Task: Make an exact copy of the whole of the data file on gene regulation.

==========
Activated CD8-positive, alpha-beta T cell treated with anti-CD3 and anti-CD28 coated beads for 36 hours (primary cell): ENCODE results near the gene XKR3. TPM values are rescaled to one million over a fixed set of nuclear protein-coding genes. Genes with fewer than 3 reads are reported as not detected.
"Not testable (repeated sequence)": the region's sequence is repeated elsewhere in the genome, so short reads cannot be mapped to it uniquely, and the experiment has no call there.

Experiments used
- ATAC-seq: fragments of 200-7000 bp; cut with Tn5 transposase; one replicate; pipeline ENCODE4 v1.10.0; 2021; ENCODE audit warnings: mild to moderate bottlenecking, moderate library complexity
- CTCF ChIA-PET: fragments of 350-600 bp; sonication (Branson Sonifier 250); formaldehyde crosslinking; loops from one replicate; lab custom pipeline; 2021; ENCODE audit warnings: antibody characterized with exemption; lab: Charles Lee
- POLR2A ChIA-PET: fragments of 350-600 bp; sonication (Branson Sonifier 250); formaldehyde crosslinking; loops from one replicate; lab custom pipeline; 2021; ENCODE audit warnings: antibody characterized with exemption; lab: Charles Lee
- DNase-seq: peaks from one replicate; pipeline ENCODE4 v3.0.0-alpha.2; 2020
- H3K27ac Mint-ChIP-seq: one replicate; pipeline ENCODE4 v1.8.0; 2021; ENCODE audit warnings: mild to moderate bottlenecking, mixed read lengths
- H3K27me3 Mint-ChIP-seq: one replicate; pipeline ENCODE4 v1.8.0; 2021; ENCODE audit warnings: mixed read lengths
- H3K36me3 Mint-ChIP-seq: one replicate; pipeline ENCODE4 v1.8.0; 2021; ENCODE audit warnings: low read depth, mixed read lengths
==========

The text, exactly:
Activated CD8-positive, alpha-beta T cell treated with anti-CD3 and anti-CD28 coated beads for 36 hours (primary cell): ENCODE results near the gene XKR3. TPM values are rescaled to one million over a fixed set of nuclear protein-coding genes. Genes with fewer than 3 reads are reported as not detected.
"Not testable (repeated sequence)": the region's sequence is repeated elsewhere in the genome, so short reads cannot be mapped to it uniquely, and the experiment has no call there.

Experiments used
- ATAC-seq: fragments of 200-7000 bp; cut with Tn5 transposase; one replicate; pipeline ENCODE4 v1.10.0; 2021; ENCODE audit warnings: mild to moderate bottlenecking, moderate library complexity
- CTCF ChIA-PET: fragments of 350-600 bp; sonication (Branson Sonifier 250); formaldehyde crosslinking; loops from one replicate; lab custom pipeline; 2021; ENCODE audit warnings: antibody characterized with exemption; lab: Charles Lee
- POLR2A ChIA-PET: fragments of 350-600 bp; sonication (Branson Sonifier 250); formaldehyde crosslinking; loops from one replicate; lab custom pipeline; 2021; ENCODE audit warnings: antibody characterized with exemption; lab: Charles Lee
- DNase-seq: peaks from one replicate; pipeline ENCODE4 v3.0.0-alpha.2; 2020
- H3K27ac Mint-ChIP-seq: one replicate; pipeline ENCODE4 v1.8.0; 2021; ENCODE audit warnings: mild to moderate bottlenecking, mixed read lengths
- H3K27me3 Mint-ChIP-seq: one replicate; pipeline ENCODE4 v1.8.0; 2021; ENCODE audit warnings: mixed read lengths
- H3K36me3 Mint-ChIP-seq: one replicate; pipeline ENCODE4 v1.8.0; 2021; ENCODE audit warnings: low read depth, mixed read lengths